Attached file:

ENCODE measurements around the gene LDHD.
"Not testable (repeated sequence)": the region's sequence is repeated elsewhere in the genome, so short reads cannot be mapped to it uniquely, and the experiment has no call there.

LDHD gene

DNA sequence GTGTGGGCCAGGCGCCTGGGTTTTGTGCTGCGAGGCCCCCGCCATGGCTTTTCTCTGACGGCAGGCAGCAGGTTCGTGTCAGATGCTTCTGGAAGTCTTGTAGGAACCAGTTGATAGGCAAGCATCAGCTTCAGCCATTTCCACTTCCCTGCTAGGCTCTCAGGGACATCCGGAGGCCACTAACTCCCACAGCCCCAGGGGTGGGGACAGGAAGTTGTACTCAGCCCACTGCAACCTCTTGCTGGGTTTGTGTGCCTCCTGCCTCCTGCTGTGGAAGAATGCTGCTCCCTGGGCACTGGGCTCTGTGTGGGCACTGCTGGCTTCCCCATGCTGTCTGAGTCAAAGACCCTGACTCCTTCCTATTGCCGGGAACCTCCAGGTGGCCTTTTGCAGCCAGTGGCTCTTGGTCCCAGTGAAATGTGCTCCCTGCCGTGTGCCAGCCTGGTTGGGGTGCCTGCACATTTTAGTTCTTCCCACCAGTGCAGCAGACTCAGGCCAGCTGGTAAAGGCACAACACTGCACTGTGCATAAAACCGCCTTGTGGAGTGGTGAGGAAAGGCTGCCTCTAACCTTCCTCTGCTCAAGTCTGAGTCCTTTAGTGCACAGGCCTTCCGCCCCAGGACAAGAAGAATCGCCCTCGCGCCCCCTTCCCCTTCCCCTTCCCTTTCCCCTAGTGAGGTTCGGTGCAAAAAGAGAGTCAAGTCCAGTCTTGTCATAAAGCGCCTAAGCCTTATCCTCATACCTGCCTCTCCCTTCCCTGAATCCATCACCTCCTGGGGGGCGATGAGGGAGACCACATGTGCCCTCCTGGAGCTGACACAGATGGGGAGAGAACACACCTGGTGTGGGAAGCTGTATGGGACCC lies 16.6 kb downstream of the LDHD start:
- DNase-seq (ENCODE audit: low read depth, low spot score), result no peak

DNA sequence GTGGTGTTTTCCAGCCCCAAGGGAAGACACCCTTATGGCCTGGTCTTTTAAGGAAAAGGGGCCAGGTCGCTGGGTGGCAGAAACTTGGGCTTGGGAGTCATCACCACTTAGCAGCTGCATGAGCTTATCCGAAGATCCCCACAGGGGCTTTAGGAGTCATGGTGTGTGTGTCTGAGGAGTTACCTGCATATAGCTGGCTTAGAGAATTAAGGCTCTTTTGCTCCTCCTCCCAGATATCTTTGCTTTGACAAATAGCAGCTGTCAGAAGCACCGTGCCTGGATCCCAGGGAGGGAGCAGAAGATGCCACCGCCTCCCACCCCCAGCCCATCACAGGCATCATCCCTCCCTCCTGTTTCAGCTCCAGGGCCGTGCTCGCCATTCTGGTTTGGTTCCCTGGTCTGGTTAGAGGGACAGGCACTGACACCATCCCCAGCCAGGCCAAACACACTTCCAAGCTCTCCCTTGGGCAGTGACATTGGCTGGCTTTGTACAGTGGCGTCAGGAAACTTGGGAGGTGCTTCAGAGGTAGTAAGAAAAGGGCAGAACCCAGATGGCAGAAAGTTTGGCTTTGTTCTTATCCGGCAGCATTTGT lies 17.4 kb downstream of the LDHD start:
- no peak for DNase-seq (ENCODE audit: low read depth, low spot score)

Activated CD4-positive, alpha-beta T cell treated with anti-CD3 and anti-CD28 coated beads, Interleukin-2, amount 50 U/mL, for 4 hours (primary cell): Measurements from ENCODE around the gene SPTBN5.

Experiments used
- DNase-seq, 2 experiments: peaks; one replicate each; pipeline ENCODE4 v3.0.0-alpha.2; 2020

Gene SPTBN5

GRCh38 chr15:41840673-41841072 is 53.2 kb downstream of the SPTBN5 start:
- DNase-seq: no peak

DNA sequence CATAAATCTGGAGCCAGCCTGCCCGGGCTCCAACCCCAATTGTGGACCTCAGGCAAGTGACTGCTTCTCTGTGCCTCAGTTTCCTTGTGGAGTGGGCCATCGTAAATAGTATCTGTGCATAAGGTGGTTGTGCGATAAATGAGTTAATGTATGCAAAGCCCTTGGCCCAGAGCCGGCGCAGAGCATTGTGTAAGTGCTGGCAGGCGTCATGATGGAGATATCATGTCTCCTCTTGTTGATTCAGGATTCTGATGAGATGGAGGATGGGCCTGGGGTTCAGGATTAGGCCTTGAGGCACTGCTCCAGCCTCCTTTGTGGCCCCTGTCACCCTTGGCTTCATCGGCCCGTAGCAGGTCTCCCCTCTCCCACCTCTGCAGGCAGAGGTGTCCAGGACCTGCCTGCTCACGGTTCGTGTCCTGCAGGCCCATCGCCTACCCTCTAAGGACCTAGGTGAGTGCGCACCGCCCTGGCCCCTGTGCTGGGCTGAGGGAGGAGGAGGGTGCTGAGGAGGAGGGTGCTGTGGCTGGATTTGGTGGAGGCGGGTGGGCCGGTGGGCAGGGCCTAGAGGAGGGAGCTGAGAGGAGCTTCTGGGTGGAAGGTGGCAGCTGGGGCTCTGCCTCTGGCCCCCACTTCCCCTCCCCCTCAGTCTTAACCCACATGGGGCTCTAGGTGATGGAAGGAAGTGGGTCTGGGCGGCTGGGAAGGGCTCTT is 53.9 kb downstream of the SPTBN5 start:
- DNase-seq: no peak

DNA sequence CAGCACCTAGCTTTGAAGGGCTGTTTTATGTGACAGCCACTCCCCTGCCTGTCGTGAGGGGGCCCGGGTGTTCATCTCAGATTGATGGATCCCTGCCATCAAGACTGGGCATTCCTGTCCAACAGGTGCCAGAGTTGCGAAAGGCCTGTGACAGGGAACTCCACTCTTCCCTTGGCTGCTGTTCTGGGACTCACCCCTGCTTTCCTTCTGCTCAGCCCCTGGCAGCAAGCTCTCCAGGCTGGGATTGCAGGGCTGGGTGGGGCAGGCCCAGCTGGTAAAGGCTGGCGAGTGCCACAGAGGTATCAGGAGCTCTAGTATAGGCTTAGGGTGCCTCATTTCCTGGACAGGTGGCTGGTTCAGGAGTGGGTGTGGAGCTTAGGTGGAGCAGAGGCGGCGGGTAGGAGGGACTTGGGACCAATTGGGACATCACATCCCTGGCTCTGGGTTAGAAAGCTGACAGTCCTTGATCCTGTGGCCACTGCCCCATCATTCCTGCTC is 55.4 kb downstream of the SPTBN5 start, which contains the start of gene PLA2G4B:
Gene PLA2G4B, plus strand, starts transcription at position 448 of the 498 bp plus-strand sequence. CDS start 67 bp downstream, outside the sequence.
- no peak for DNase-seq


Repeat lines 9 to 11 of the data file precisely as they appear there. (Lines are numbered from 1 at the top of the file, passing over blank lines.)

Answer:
Experiments used
- DNase-seq, 2 experiments: peaks; one replicate each; pipeline ENCODE4 v3.0.0-alpha.2; 2020

Gene SPTBN5